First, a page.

Homeowners are often surprised to discover additional fees and documents that are required before they can sell their property. For those who have received an HOA demand payoff letter, know that you are required by law to submit this requirement. To make the process clearer, here’s what you need to know about an HOA demand payoff letter.
What Is an HOA Demand Payoff Letter?
If you are selling a property that is governed by an HOA, there are additional requirements before you can close the sale. First, sellers must order and pay for a resale certificate.
A resale certificate will provide potential homebuyers important information about the HOA. The resale certificate or package may include the following official association documents:
- Governing documents including CC&Rs, bylaws, articles of incorporation, HOA rules and regulations, and amendments
- Financial records including account ledgers, budgets, expenditures, financial statements, reserve funds, and insurance policies
- Board meeting notices, minutes, and election documents
- Vendor contracts and bids
- HOA membership list
Once the escrow company has an interested buyer, they will then request for an HOA payoff demand letter. Keep in mind that this document is different from an HOA demand letter for unpaid assessment dues as well as a demand letter that homeowners send to their association.
The demand payoff letter certifies that the seller has paid for all the HOA dues tied to the property. This typically includes:
- Unpaid monthly association dues
- Late charges, interest, and cost of collection
- Fines for HOA violations
- Fee for transferring ownership
- Move-in fees
Why Do You Need an HOA Demand Payoff Letter?
In most cases, resale certificates and demand payoff letters are required in compliance with a state’s disclosure laws. If you are selling a property within an HOA’s jurisdiction in South Carolina and North Carolina, you must also submit a disclosure statement prior to forming a real estate contract.
The purpose of these documents is to protect the interests of prospective buyers. For instance, if the seller did not settle all their association dues, the HOA can place a lien on the property. The HOA payoff demand letter ensures that this does not happen — and protects the buyer from having to pay to resolve the lien.
If the seller is unable to provide the demand payoff letter and other required documents, the buyer has the right to rescind the purchase of the property. After receiving the documents, the buyer is given about five to seven days to review the documents. Within the review period, the buyer also has the option to cancel the contract.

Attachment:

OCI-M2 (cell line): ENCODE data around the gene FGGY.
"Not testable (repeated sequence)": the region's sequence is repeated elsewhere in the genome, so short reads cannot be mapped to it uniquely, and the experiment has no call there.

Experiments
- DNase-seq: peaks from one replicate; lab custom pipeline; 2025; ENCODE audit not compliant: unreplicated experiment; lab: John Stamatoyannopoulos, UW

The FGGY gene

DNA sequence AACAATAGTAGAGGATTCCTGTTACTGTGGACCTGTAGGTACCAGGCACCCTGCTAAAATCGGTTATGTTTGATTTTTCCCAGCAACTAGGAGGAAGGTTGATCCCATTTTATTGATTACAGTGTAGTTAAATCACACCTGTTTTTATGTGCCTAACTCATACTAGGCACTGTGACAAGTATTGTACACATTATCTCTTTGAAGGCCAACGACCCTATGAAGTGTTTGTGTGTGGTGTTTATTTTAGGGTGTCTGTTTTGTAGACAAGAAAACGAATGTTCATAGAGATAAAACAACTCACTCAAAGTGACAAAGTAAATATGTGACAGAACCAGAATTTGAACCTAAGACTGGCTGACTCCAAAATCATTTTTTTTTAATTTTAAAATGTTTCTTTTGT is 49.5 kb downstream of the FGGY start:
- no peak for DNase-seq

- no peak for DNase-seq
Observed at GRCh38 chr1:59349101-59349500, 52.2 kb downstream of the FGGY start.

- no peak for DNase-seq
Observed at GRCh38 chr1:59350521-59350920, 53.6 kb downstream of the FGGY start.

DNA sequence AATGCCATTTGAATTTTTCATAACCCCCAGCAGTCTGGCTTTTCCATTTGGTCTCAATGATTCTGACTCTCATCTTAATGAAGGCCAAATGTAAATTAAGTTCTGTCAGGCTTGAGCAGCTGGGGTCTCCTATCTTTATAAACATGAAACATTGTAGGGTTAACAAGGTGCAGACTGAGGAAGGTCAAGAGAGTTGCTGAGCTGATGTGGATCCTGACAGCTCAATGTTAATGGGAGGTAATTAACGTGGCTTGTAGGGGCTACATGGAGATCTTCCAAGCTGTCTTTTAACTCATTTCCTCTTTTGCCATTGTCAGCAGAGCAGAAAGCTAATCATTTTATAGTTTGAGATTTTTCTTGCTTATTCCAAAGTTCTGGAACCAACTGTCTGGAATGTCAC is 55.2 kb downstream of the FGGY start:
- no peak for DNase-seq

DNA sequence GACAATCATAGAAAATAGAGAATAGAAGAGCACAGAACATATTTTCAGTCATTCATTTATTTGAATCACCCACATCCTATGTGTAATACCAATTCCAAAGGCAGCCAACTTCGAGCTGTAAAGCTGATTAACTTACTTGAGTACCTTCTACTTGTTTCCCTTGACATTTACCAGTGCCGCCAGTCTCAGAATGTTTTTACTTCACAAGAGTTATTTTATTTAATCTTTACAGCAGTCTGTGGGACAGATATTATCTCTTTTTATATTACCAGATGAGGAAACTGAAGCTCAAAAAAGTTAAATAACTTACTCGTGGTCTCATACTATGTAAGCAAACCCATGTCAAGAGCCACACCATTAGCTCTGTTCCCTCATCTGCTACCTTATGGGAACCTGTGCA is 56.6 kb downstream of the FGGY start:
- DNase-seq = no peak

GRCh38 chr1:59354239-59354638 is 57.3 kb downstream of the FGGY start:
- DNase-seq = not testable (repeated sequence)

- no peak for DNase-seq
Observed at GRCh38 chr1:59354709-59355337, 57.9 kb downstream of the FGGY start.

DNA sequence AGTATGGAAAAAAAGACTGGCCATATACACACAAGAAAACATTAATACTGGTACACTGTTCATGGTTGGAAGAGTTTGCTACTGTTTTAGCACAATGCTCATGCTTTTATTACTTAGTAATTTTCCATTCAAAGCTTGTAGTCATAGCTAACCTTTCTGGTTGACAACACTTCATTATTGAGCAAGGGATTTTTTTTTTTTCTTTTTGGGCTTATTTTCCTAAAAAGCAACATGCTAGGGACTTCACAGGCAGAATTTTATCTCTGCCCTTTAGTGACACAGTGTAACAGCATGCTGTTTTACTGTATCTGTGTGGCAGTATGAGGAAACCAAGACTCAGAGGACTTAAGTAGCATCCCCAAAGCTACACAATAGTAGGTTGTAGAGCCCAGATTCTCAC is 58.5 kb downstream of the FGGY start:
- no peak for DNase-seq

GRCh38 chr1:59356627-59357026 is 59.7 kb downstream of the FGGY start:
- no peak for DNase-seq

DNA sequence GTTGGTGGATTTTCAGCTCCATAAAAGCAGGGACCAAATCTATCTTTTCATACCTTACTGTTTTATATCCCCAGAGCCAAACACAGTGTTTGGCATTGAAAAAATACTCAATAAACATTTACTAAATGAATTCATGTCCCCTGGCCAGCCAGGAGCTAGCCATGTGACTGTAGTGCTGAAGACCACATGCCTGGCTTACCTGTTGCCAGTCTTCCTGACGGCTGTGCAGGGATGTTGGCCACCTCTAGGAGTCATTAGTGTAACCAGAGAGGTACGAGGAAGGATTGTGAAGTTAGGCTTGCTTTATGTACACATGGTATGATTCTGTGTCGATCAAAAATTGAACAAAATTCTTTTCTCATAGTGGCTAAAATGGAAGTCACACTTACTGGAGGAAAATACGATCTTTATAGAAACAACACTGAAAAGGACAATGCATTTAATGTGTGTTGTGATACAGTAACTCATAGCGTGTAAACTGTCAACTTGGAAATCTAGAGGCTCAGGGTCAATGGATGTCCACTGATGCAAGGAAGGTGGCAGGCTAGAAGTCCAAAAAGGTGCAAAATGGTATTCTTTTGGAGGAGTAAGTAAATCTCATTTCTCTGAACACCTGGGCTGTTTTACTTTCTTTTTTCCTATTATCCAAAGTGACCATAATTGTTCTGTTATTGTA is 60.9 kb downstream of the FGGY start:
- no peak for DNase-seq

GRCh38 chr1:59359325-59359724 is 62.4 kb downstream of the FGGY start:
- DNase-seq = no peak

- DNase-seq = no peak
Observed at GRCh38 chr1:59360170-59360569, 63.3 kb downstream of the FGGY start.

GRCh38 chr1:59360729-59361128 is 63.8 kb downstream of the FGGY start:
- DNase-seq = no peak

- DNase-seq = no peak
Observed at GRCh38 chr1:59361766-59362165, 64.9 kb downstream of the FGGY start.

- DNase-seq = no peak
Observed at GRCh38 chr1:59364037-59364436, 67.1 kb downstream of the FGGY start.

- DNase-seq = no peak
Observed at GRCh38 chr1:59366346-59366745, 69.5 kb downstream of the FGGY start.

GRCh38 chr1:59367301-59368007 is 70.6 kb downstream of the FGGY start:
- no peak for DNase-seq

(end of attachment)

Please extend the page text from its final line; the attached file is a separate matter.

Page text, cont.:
Who Pays for the HOA Demand Payoff Letter? How Much Does It Cost?
In most states, the seller is responsible for paying the HOA demand payoff letter. However, make sure to double-check because some states, like Arizona, will have the buyer pay for these fees at closing.
The cost of an HOA demand payoff letter will depend on your HOA and the third-party company that they are using. In general, though, the demand payoff letter may cost anywhere from $100 to $500. If you are rushing to meet the closing date, the cost may be even higher by $200 to $400.
Don’t forget to check with your state because some states have a cap on how much to charge for the demand payoff letter. For example, in Arizona, there is a maximum limit of $400.
To lower the cost, make sure to submit the request form for an HOA payoff demand letter well in advance of the closing date. You should have this document ready so that there are no problems with closing the sale on the agreed-upon date.
There are also other ways to lower the cost of a demand payoff letter. For instance, if you still have access to the member portal, you will be able to download copies of your HOA’s CC&Rs, bylaws, articles of incorporation, annual budget, financial reports, and other documents. You can also visit the county recorder’s office to procure HOA documents that are being stored as public records.
Settle the Demand Payoff Letter for a Smoother Transaction
If you are selling a property in an HOA, the demand payoff letter cannot be avoided. Now that you have a clear understanding of its purpose, you can start ordering all the necessary documents to ensure that the selling process goes smoothly. You won’t want to experience any issues that could jeopardize the sale of your property. Once the HOA demand payoff letter and other required documents are settled, the escrow company will then take care of everything else.
If you need help with financial management for your HOA, give us a call at 865.315.7505 or email us at firstname.lastname@example.org.